Dear reader: I'm unable to upload the picture Karen Kolling refers to below [or any picture, for some reason.] You can go to Palemale.com and find the grackle/hawk sequence in the June-December 2006 page, July 4 sub-section. Marie
Karen Anne Kolling writes:
Below's a picture from Lincoln's web site. It looks like the grackle actually hit the young redtail's head? I am wondering why the hawks put up with the apparently frequent harassment from smaller birds as opposed to sticking out a claw or beak and dispatching them...
John Blakeman replies:
Yes, the grackle almost surely landed for an instant on the hawk's back. The hawk just sat there and endured this harassment. I've seen this many times, both in wild hawks like the one pictured here, and also with my captive falconry birds perched out in my backyard. This scenario is familiar to all who have watched red-tails in the summer in the wild.
Why doesn't the hawk just quickly plunge a fistful of talons into the pesky little grackle? It's not as easy as it might appear. The grackle remains in the hawk's leg length for just an instant, and for the hawk to extend its leg would require that it shift its weight onto the other perching leg. In short, red-tails aren't built to easily thrust out a leg while sitting on a perch. The grackle "knows" this (No, it doesn't "know" this as we might -- it is only genetically programmed to shoot in and out quickly, avoiding capture.), that the hawk simply can't leap up and grab it with any ease while perched. The grackle is doing this because it's still in breeding mode. The blackbird probably has fledglings in the neighborhood, and by harassing the hawk as it is, the raptor's attention is diverted from any little grackles nearby. In August, these diversionary attacks generally stop, when vulnerable little bird youngsters are fully on the wing and safe from the larger, lumbering hawk. This is a seasonal event.
The photo is interesting for two other points. First, this hawk looks to be a female, from the thickness of the tarsus, the "ankle." To me, I'd bet this is a female.
But the more interesting observation is the emerging red tail feathers. Viewers should note that the red tail feathers are not as long as the brown, older banded ones. The bird was hatched in 2005. She is a second year red-tail, now in its first molt. The two central "deck" feathers have replaced the immature ones.
The shorter length of the adult, red tail feathers is normal. The same thing happens with the long primary feathers of the wings. This is why immature red-tails often look larger than their parents. Birds in their first year don't have completely developed, strong wing muscles, so their wing and tail feathers are a tad longer than they will be in adulthood. Immatures have lighter wing loading, spreading the body weight over a larger feather area. This helps them fly more easily with their weaker musculature. In the second year, with adult, fully-developed muscles, shorter wings and tails can allow greater maneuverability.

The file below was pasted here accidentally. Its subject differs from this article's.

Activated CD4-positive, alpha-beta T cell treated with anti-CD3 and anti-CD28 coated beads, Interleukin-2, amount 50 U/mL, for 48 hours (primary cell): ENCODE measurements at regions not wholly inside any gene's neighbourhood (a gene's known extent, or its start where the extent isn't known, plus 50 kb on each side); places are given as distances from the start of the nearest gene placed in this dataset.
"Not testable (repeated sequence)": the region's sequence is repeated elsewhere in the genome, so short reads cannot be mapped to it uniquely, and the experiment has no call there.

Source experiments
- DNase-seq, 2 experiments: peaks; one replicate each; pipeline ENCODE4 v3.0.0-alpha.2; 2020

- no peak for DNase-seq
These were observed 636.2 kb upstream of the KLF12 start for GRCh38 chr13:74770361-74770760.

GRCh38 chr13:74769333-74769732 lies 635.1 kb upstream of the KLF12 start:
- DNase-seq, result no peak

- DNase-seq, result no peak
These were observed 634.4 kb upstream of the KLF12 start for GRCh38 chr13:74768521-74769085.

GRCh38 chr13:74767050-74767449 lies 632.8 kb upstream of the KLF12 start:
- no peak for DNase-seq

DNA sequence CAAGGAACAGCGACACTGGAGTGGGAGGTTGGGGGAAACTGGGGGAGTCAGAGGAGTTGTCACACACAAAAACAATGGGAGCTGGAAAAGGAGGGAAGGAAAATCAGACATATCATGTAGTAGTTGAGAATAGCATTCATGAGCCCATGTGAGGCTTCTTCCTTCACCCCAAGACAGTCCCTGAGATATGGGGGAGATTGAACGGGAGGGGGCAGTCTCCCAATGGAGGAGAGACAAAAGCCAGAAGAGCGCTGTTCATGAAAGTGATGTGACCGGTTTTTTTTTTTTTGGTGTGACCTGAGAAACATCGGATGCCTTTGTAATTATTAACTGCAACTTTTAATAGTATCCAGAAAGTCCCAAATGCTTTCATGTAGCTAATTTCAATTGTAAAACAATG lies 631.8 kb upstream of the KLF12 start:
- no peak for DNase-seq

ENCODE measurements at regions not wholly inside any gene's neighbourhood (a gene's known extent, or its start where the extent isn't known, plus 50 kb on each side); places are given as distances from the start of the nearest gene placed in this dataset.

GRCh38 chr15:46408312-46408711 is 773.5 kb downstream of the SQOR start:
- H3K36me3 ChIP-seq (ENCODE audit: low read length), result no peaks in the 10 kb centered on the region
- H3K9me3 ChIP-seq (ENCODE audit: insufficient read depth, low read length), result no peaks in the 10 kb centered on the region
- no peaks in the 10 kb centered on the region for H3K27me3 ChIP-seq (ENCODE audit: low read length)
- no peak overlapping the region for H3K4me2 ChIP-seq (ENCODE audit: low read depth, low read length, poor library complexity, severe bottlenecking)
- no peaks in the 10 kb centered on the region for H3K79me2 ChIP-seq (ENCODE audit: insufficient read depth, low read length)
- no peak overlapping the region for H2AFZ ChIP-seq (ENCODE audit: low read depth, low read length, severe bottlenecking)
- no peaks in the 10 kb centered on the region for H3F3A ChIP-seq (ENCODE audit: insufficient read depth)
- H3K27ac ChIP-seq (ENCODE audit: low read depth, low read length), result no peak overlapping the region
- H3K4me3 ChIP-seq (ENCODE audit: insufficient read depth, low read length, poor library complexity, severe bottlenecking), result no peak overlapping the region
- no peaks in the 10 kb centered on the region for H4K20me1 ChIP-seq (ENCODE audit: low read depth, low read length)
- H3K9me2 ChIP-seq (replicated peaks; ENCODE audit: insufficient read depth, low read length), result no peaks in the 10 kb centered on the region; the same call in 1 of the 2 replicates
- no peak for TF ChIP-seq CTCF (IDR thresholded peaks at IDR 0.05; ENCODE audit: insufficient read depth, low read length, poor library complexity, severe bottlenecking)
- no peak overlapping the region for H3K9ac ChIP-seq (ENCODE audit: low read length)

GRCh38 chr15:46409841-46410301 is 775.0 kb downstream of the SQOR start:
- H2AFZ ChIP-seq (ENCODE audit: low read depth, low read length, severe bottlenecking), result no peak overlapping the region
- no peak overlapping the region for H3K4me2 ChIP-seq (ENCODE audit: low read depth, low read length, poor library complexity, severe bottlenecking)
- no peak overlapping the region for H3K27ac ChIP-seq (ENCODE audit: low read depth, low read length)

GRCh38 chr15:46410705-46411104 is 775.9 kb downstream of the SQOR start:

Experienced red-tail watchers can usually separate soaring immatures from adults merely by the respective tail lengths. Long-tailed red-tails are immatures. Adults are a bit more compact, while being also much more powerful.
The red tail feathers in the picture are fully grown, a bit shorter than the older brown feathers being replaced during the molt this summer.
And this bird is one of the few that was able to survive its first winter. Red-tails have a general 60-80% first year mortality. Only one or two red-tails out of five that leave the nest are able to survive their first year. This bird, where ever she was raised, is already a winner. The harassment by the grackle is inconsequential. Her greater problem next spring will in finding an open territory and a mate.
Bioblitz I, June 27, 2003 Photo by Danielle Gustafson
The second Central Park BioBlitz took place from Friday, June 23 to Saturday, June 24. At the event various experts cooperated with volunteers in a census of all living creatures to be found in Central Park. The event was sponsored by the Explorers Club and The E.O Wilson Biodiversity Foundation and hosted by the NYC Dept. of Parks, the Central Park Conservancy and the Urban Park Rangers.
During the BioBlitz volunteers joined teams searching for various taxonomical groups -- i.e. insects, reptiles and amphibians, birds, mammals. As in the last Bioblitz I joined the Bat team. Our stint: to 11. Our destination: the North Woods.
Our expert was Carl Herzog, a wildlife technician with the New York State Dep't of Environmental Conservation [DEC] and a highly knowledgeable bat person. Also on our team were three local bat experts familiar with the bat population of Central Park, one of them Danielle Gustafson. Then there were four or five others such as me, attracted by the romance of bats and the allure of the park in the dark. We were not disappointed.